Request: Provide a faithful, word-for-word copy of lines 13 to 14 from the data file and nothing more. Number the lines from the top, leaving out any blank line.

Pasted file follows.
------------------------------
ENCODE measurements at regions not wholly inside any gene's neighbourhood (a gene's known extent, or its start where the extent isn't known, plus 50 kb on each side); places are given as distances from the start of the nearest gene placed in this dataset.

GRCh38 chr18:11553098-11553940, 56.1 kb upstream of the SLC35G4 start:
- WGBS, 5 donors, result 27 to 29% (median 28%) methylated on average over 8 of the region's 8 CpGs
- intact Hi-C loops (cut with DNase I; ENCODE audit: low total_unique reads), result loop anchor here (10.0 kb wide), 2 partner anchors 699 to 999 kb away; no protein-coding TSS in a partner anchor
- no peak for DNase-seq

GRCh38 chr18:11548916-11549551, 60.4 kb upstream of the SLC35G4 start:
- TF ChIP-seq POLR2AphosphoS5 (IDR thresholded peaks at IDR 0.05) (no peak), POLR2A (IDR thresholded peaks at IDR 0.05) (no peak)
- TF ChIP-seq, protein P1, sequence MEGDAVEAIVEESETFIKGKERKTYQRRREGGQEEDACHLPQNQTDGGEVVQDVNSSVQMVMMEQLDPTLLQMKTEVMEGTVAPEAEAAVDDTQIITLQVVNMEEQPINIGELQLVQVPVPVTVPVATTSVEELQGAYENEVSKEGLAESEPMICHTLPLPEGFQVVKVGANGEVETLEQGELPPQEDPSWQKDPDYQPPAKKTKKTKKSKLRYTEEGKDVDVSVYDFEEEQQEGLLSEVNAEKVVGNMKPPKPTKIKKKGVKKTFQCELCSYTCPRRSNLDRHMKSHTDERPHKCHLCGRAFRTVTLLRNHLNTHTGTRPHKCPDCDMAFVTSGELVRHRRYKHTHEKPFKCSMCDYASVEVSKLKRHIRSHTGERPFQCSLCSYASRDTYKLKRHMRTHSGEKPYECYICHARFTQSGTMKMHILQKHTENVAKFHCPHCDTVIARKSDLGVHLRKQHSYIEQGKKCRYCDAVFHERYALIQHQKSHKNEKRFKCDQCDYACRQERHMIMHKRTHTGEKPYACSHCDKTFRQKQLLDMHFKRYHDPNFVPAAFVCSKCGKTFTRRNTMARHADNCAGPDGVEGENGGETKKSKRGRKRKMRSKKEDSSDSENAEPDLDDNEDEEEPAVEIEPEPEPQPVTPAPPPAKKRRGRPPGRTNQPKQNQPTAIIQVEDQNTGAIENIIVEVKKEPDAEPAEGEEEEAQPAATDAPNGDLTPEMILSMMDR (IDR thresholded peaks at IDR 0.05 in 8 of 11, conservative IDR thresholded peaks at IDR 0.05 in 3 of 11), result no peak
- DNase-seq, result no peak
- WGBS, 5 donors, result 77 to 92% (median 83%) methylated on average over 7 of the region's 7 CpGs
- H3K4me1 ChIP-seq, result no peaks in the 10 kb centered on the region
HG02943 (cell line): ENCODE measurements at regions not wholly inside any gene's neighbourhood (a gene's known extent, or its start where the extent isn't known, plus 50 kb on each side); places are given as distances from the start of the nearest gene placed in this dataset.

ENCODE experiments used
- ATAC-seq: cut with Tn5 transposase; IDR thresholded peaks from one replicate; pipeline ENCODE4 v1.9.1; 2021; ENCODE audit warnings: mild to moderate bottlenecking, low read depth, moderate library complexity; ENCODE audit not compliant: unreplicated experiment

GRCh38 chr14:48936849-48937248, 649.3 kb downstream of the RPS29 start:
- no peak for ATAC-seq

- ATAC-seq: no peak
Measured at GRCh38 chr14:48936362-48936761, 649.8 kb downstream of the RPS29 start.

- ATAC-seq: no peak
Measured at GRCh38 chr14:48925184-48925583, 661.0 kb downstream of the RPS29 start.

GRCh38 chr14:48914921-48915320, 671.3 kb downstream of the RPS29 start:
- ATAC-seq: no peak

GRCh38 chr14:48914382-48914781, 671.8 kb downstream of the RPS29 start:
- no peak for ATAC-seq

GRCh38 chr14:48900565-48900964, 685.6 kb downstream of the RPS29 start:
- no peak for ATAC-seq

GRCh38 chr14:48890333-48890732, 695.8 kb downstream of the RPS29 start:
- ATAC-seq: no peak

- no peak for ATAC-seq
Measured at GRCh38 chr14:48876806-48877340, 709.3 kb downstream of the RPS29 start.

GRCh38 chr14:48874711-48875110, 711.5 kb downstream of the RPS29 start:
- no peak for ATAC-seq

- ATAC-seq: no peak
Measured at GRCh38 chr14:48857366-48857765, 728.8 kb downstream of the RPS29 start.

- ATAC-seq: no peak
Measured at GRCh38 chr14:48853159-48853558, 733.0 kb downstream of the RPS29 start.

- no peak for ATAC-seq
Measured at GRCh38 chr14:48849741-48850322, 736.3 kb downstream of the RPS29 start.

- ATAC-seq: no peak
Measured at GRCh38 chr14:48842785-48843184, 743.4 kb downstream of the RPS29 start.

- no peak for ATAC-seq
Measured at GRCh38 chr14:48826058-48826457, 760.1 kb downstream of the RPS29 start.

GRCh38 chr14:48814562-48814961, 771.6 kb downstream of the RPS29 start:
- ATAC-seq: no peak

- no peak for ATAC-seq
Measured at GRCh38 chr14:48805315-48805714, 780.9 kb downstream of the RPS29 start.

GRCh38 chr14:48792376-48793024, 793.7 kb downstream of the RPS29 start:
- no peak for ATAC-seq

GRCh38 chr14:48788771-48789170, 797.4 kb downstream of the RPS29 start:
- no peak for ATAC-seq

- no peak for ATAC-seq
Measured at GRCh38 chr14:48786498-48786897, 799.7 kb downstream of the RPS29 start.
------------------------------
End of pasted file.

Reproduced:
ENCODE experiments used
- ATAC-seq: cut with Tn5 transposase; IDR thresholded peaks from one replicate; pipeline ENCODE4 v1.9.1; 2021; ENCODE audit warnings: mild to moderate bottlenecking, low read depth, moderate library complexity; ENCODE audit not compliant: unreplicated experiment